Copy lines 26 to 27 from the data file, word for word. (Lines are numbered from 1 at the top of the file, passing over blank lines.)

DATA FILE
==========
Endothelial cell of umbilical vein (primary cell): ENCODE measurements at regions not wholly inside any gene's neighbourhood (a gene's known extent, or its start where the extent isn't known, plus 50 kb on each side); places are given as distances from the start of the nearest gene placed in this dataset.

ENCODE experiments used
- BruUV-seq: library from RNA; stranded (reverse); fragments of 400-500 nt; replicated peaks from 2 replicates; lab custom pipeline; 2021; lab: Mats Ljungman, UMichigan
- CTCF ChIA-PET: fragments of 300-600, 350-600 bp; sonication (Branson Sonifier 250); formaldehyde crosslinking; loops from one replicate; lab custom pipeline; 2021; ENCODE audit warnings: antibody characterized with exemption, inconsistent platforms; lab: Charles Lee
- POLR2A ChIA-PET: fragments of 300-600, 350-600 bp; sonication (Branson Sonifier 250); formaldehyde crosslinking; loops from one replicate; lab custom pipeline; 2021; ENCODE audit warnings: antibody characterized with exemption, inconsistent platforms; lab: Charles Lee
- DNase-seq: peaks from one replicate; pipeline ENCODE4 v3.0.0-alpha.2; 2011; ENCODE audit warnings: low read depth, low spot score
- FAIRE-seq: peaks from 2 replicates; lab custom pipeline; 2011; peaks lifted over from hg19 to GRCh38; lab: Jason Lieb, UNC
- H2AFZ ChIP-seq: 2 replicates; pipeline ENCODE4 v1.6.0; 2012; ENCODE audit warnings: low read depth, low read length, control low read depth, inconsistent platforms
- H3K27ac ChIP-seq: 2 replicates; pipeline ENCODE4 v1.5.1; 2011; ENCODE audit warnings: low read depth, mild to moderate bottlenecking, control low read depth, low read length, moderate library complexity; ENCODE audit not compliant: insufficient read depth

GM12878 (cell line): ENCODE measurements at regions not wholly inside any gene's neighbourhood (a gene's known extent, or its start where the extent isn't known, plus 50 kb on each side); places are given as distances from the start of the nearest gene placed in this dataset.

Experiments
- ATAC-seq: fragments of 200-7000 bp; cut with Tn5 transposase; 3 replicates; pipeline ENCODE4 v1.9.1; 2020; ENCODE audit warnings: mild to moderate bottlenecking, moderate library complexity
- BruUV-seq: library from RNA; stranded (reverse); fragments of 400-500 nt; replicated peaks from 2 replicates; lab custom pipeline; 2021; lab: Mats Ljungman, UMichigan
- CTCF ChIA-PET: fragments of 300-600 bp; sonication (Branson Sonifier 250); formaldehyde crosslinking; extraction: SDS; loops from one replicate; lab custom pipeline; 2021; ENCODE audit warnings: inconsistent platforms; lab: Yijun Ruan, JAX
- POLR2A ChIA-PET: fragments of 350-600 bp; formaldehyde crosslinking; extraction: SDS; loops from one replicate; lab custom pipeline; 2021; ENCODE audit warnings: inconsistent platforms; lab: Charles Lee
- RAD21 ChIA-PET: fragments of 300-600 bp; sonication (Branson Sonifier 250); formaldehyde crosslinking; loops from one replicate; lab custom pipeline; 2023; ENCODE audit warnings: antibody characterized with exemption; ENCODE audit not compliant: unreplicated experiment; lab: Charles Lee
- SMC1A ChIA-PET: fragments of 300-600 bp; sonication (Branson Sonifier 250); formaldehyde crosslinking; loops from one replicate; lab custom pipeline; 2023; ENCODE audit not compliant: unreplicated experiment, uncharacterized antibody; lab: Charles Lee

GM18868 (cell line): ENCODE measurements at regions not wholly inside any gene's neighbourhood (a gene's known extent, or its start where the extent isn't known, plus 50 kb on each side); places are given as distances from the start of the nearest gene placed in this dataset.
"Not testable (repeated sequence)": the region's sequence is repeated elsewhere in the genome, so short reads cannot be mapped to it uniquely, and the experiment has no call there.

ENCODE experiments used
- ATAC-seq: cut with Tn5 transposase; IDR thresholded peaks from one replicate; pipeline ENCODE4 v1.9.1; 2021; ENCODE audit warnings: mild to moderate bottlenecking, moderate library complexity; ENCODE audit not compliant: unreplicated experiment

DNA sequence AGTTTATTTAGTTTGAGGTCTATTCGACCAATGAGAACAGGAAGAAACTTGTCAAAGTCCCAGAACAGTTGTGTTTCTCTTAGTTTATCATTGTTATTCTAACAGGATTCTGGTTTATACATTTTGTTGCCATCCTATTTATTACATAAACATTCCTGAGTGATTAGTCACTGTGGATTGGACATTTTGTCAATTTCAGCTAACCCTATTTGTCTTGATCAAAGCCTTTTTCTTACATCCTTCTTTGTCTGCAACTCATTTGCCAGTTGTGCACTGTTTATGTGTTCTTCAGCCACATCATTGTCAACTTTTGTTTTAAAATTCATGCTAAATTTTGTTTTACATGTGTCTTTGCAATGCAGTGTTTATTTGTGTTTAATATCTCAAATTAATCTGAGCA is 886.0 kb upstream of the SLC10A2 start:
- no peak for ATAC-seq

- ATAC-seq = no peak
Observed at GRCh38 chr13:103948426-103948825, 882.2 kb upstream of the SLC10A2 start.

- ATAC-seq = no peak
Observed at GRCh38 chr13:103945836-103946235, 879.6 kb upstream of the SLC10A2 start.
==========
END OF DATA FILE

- ATAC-seq = no peak
Observed at GRCh38 chr13:103945836-103946235, 879.6 kb upstream of the SLC10A2 start.